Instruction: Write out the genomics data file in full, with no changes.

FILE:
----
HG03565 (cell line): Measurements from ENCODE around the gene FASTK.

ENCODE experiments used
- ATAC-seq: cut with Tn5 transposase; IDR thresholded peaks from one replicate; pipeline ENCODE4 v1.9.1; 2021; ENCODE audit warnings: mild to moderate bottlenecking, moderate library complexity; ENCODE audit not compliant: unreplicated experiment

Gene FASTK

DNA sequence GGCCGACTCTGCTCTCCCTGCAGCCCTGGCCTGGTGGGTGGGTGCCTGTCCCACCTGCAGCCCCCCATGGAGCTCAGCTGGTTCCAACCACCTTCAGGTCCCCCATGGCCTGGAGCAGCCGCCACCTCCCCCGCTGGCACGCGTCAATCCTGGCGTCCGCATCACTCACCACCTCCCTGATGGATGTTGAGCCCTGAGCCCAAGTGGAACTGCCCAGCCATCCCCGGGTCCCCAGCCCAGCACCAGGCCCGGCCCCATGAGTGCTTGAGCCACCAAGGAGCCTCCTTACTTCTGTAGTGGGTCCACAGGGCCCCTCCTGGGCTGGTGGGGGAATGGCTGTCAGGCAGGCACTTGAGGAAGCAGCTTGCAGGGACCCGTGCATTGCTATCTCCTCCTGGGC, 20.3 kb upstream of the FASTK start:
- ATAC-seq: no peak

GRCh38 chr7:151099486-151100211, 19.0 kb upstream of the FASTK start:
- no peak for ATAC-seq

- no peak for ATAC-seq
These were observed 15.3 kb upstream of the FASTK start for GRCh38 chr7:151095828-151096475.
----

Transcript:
HG03565 (cell line): Measurements from ENCODE around the gene FASTK.

ENCODE experiments used
- ATAC-seq: cut with Tn5 transposase; IDR thresholded peaks from one replicate; pipeline ENCODE4 v1.9.1; 2021; ENCODE audit warnings: mild to moderate bottlenecking, moderate library complexity; ENCODE audit not compliant: unreplicated experiment

Gene FASTK

DNA sequence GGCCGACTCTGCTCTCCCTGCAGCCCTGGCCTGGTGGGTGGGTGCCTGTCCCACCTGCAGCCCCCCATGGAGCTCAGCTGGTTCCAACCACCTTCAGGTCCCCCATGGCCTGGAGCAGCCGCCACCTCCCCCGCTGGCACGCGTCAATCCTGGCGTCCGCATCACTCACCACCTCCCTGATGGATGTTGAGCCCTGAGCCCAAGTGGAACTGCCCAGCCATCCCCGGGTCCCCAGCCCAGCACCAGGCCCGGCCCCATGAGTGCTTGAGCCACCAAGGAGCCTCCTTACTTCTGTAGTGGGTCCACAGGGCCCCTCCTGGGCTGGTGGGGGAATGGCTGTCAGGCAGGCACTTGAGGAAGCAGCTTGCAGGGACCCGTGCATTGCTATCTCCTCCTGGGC, 20.3 kb upstream of the FASTK start:
- ATAC-seq: no peak

GRCh38 chr7:151099486-151100211, 19.0 kb upstream of the FASTK start:
- no peak for ATAC-seq

- no peak for ATAC-seq
These were observed 15.3 kb upstream of the FASTK start for GRCh38 chr7:151095828-151096475.